gardening

Seed Savers Exchange

I came across Seed Savers Exchange today and thought it was definitely something worth talking about… They are a non-profit, member supported organization that saves and shares heirloom seeds. It was founded in 1975 by Diane Ott Whealy and Kent Whealy to honor a tradition of preserving and sharing, which began when Diane’s terminally-ill grandfather gave them the seeds of two garden plants (Grandpa Ott’s Morning Glory and German Pink Tomato) that his parents brought from Bavaria when they immigrated to St. Lucas, Iowa in the 1870s. Their headquarters is a the 890-acre Heritage Farm in Decorah, Iowa where they permanently maintain more than 25,000 endangered vegetable varieties! Most of the vegetables were brought to North America by members’ ancestors who immigrated from Europe, the Middle East, Asia and other parts of the world.

Now it’s been almost 35 years since their founding and they have already distributed an estimated 1 million samples of rare garden seeds! The seeds are utilized by everyone from small farmers to chefs to home gardeners. The goal of Seed Savers is to maintain the diversity in our food supply, which is a very worthy goal. Why so worthy? Well unfortunately, the genetic diversity of crops worldwide is eroding at an extremely fast rate. The vegetables and fruits we’re losing are the result of thousands of years of adaptation and selection hence each variety is genetically unique and has developed resistance to the diseases and pests with which it evolved. Plant breeders use these old varieties to breed resistance to diseases and pests into our modern crops. So the bottom line: Less genetic diversity equals greater risk of epidemics and infestations in the world’s food production. Clearly, not a good thing.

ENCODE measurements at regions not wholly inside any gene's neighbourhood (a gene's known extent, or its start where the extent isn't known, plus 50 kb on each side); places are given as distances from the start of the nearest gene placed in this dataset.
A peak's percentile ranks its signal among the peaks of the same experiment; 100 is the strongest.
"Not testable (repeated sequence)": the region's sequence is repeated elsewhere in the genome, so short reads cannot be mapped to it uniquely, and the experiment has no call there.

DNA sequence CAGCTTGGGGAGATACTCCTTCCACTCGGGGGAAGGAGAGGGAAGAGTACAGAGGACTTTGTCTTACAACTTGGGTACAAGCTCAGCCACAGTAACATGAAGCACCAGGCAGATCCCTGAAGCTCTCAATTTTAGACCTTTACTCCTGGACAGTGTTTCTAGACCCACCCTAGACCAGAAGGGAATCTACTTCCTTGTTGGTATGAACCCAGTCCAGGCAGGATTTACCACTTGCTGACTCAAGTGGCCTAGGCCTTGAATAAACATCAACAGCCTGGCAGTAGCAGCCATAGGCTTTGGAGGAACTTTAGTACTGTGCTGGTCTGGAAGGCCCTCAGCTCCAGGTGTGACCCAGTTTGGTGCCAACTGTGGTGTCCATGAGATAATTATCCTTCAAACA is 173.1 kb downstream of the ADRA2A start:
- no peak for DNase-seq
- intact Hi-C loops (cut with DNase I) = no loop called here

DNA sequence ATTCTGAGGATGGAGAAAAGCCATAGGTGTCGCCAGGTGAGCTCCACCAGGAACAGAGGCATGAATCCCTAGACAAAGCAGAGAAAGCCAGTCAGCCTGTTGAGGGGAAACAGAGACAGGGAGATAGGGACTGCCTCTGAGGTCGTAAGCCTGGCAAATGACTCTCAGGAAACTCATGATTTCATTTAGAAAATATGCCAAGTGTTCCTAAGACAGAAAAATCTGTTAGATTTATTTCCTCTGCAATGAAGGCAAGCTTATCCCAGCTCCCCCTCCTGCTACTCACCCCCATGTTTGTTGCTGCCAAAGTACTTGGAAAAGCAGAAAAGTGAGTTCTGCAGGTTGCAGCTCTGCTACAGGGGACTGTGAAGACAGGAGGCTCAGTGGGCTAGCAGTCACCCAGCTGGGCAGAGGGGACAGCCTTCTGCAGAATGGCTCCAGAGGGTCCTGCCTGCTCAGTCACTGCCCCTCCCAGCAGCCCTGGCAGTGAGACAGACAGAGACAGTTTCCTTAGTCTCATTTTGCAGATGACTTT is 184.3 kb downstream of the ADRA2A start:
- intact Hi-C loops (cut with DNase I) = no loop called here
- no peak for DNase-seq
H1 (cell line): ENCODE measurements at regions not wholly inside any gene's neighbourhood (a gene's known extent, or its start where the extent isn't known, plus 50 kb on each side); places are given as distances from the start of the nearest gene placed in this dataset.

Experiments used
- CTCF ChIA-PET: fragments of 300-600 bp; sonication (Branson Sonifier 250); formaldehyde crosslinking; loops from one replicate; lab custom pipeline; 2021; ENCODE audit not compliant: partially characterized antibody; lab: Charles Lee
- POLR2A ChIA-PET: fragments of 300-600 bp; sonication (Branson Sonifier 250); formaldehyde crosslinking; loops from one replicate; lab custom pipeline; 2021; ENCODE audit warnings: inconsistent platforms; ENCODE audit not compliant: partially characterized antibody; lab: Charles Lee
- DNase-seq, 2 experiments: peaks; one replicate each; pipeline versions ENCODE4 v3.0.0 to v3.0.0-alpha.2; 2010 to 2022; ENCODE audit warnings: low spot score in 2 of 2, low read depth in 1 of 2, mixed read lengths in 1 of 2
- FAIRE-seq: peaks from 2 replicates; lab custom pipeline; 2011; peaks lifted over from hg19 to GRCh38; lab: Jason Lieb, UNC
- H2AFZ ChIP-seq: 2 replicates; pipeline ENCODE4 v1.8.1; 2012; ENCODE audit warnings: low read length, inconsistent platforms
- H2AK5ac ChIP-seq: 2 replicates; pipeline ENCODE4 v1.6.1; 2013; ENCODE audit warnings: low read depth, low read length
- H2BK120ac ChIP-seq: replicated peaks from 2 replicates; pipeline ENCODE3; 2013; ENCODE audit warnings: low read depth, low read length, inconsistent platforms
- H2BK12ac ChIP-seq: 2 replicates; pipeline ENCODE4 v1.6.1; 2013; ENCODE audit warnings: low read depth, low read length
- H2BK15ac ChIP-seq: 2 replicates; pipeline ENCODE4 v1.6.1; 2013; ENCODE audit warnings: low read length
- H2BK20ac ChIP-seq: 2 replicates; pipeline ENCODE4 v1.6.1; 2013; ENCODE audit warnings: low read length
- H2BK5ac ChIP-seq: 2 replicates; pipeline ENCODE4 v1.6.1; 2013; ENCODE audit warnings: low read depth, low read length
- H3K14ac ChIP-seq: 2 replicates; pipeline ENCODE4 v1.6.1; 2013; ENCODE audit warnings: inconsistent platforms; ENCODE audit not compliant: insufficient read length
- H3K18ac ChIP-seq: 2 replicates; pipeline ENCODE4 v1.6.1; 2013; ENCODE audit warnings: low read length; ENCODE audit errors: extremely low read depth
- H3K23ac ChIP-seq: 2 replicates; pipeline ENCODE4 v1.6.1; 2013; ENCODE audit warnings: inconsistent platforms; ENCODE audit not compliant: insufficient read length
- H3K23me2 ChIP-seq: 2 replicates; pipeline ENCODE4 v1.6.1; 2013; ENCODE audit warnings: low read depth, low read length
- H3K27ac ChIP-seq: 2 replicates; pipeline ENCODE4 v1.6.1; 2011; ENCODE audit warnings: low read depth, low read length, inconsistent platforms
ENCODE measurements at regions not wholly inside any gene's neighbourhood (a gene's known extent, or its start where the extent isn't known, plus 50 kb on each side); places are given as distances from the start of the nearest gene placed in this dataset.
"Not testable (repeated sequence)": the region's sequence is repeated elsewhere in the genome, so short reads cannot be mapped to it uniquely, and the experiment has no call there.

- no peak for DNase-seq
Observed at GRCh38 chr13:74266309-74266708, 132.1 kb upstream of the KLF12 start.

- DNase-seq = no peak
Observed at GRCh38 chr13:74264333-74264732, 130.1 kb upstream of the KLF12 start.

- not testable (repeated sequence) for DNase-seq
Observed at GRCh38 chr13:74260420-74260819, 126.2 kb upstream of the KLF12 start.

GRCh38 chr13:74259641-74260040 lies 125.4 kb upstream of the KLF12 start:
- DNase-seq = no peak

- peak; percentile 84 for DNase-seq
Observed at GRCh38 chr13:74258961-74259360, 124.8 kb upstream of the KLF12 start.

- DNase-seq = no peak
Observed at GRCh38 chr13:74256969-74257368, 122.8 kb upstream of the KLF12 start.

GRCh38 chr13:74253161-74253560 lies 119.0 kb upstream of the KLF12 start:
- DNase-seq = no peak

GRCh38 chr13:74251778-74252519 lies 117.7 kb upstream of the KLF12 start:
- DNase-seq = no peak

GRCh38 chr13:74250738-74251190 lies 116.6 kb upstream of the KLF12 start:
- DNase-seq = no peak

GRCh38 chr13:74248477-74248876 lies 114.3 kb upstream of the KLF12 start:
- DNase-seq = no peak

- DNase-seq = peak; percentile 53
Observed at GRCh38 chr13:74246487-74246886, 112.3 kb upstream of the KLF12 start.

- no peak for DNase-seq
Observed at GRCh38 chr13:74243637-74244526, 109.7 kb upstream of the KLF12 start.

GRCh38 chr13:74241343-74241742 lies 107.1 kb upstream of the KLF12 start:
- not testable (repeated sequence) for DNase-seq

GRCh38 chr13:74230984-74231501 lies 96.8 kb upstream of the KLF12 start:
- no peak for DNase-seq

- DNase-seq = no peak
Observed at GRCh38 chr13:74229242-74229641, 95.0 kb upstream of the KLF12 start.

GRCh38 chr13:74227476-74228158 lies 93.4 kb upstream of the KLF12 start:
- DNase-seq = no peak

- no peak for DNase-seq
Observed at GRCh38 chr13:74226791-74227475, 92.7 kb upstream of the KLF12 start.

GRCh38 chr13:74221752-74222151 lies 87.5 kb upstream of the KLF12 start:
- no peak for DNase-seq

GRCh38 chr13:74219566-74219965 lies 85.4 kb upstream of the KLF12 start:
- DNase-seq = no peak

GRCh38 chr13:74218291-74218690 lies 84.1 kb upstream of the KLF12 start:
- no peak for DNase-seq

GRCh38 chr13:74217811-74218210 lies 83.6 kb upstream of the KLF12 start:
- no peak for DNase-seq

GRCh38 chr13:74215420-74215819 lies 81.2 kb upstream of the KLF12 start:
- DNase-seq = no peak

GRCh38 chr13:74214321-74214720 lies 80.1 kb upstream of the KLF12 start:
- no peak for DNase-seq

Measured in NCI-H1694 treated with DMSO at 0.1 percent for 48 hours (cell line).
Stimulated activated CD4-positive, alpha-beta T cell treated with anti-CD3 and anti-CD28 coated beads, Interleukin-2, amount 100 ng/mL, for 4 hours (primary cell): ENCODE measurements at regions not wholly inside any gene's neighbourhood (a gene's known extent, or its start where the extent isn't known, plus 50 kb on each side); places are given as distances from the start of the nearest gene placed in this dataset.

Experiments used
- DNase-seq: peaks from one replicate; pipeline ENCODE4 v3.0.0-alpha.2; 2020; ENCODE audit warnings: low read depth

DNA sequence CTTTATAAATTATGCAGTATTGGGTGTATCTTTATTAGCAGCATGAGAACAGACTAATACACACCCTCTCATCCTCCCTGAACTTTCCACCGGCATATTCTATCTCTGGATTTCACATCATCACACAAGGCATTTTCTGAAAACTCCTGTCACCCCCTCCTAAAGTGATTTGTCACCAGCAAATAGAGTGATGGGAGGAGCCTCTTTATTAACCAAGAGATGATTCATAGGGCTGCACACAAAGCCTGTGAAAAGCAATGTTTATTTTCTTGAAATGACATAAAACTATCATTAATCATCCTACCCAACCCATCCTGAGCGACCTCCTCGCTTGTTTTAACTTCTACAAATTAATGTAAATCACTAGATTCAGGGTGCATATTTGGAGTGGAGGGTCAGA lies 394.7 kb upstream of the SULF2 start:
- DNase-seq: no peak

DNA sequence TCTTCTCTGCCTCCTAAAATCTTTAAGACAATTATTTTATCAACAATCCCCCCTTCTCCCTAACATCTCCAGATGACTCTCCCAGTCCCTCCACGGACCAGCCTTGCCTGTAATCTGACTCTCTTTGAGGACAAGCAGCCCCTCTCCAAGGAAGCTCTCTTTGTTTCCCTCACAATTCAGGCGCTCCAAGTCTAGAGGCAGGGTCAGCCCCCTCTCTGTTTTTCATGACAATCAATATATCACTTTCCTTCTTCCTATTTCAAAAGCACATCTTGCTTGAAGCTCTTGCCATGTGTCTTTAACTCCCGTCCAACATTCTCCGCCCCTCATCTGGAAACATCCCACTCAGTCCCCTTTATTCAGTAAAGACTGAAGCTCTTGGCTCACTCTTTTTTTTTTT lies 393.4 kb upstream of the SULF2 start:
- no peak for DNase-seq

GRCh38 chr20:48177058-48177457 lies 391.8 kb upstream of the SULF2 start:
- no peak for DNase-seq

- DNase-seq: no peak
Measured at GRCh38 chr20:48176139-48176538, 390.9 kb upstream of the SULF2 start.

You can help though by becoming a member (they are member supported) or perhaps giving the membership as a gift! You or the recipient receives access to the seeds of thousands of varietals of endangered fruits, veggies and flowers. Once I’m able to have a garden I definitely plan on joining. Without the efforts of the Seed Savers Exchange, many delicious, nutritious, and beautiful species might have already gone extinct. It makes me sad that we’ve lost so much diversity already, but efforts like this make me hopeful that we can directly help the problem and do it in our own backyards!

Window Farms?

Who said you can’t garden in an apartment? Now you most certainly can with Window Farms, which are, to be exact “vertical, hydroponic, modular, low-energy, high-yield edible window gardens built using low-impact or recycled local materials”. Check them out here: Windowfarms.org

How to fake a green thumb

Now watering your plants can stop being a guessing game thanks to Lechuza‘s Self-Watering Planters. Each planter has a sub-irrigation system that enables your plant to supply itself with the amount of water needed for optimal growth for up to 12 weeks (depending on planter size, plant type and location). These little wonders are available in various colors, sizes, and styles for both indoor and outdoor plants. Starting at around $30 they’re totally worth it, especially for those frequent travelers and unintentional plant killers!

For more information and to shop online: www.lechuza.com

Something to help you stop killing those nice plants!

For novice gardeners and/or hard-to-grow plants, here’s a really useful tool I came across: EASYBLOOM. This sensor will actually tell you if something you are growing needs more water or light (how cool is that!).  Between the sensor itself and the EasyBloom website, you can figure out key information like where a plant would grow best in your yard or  diagnose a plant’s ailment so you can try to bring it back to life! This is definitely a perfect gift for anyone who likes plants and/or gardening.

Photo Credit: EasyBloom.com

Photo Credit: EasyBloom.com